November 15, 2017
JW Marriott Indianapolis, 10 S. West Street, Indianapolis, IN 46204
In 2015, 613 Hoosier babies died before their first birthday. That’s nearly 12 babies a week.
While we know that access to prenatal care, safe sleep practices, breastfeeding and smoking cessation can help reduce those rates, we can’t ignore the risk that drug addiction poses to babies. The national opioid epidemic has taken a significant toll on Indiana and other states, and Governor Eric J. Holcomb has made attacking the drug epidemic one of the five pillars of his administration. It’s fitting, then, that this year’s Labor of Love Infant Mortality Summit is focusing on the impact of opioids on mothers and babies.
This year’s Summit, the fifth one sponsored by the Indiana State Department of Health, will be held November 15, 2017, at the J.W. Marriott in downtown Indianapolis. Participants will have access to nationally renowned experts who will share their experiences and provide tools and insight to help them address the dual tragedies of opioid addiction and infant mortality.
Giving babies their best start in life starts by helping their mothers. I hope you’ll join us in this important work.
Yours in health,
Jerome M. Adams, MD, M.P.H.
Indiana State Health Commissioner
Breakout Session & Poster Session Submissions
Share your expertise and help Indiana dramatically lower the infant mortality rate.
We have assembled an exciting lineup of experts from across the United States to join us in a conversation around disparities and their relation to infant mortality in Indiana.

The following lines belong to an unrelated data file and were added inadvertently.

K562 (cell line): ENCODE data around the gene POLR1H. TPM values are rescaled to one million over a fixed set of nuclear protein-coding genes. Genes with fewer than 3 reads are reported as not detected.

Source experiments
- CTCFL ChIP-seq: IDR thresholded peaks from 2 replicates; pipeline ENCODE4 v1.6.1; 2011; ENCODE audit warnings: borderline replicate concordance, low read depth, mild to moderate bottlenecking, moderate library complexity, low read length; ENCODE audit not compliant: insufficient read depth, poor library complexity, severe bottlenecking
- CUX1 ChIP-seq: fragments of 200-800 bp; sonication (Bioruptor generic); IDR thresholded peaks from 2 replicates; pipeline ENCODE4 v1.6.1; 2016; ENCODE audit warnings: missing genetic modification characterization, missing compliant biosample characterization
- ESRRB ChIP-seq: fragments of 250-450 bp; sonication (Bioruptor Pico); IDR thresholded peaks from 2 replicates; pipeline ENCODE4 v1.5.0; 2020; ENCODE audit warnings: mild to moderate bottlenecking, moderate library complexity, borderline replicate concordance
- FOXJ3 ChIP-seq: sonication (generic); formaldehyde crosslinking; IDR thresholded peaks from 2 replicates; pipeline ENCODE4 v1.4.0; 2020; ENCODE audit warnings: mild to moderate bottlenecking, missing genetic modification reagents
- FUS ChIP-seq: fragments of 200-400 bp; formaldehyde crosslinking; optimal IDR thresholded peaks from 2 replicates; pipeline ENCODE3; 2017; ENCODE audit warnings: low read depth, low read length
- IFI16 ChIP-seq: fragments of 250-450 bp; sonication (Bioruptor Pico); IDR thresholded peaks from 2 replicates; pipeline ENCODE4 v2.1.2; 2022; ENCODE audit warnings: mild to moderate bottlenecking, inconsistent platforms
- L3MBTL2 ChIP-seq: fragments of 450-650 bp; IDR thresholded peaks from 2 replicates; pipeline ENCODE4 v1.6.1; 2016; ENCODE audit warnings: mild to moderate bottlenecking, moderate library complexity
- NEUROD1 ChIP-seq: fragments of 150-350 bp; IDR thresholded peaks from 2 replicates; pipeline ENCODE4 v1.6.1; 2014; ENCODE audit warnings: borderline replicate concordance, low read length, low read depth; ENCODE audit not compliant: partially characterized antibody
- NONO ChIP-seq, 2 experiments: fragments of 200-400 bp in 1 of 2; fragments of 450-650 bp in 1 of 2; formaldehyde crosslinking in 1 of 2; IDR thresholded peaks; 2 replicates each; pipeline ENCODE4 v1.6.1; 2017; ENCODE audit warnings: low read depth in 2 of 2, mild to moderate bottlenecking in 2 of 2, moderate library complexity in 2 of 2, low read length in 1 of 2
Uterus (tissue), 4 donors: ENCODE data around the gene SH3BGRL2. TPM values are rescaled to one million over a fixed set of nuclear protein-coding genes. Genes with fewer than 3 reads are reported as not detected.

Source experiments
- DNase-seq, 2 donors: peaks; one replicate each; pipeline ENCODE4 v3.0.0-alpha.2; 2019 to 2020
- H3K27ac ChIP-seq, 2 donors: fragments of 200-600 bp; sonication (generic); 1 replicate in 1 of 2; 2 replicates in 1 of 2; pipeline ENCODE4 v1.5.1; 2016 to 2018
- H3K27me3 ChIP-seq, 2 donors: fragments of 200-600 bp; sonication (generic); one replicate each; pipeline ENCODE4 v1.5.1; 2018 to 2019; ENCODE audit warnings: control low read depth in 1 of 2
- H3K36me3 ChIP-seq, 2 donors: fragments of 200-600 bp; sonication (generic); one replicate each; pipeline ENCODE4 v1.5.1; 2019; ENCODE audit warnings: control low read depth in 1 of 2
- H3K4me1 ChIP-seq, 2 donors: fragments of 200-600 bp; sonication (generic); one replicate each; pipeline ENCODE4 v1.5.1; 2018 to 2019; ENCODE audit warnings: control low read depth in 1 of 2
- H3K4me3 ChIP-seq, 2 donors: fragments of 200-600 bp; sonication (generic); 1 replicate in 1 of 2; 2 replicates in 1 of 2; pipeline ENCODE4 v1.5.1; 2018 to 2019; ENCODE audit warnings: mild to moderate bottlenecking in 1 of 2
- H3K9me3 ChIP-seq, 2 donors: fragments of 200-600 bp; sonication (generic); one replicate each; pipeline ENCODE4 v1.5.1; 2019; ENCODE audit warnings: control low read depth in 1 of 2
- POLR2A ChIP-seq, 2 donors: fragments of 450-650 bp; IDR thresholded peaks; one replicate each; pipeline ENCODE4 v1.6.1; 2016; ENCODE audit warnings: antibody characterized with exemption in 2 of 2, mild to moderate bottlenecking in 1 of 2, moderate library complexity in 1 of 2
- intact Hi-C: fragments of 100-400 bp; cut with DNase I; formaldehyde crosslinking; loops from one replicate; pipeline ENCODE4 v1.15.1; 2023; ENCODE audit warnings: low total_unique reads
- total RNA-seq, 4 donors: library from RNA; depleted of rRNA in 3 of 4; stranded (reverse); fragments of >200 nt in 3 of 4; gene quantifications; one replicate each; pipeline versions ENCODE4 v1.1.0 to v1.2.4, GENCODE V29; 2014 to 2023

A basic continuing education certificate of attendance will be available to all attendees. You many pick it up at the Registration Table.
What are health disparities?
According to the Centers for Disease Control and Prevention, health disparities are preventable differences in the burden of disease, injury, violence, or opportunities to achieve optimal health that are experienced by socially disadvantaged populations.1Populations can be defined by factors such as race or ethnicity, gender, education or income, disability, geographic location (e.g., rural or urban), or sexual orientation. Health disparities are inequitable and are directly related to the historical and current unequal distribution of social, political, economic, and environmental resources.
Health disparities result from multiple factors, including
- Environmental threats
- Inadequate access to health care
- Individual and behavioral factors
- Educational inequalities
Sponsors & Exhibitors
The ISDH is seeking sponsorships for the Fifth Annual Infant Mortality Summit. Well-attended and well-received, the Summit attracts nearly 1,000 participants from across the State of Indiana.
This year, we are providing a special area to allow organizations on the forefront of fighting Indiana’s opioid epidemic and its effects on infant mortality to showcase products and services while highlighting best practices in this battle.
About Labor of Love
Labor of Love is a product of the Indiana State Department of Health in cooperation with other organizations.
Infant mortality is the death of a baby before his or her first birthday. The United States is one of the wealthiest countries in the world, yet it has an unacceptably high rate of infant mortality compared to other wealthy countries.
The problem is particularly significant in Indiana, where the overall infant mortality rate was 6.7 infant deaths for every 1,000 live births in 2012.
To combat unacceptable rates of infant mortality in Indiana, the Indiana State Department of Health, through its Maternal and Child Health program, is initiating a statewide sustained education and outreach effort. This has been identified as the agency’s No. 1 priority.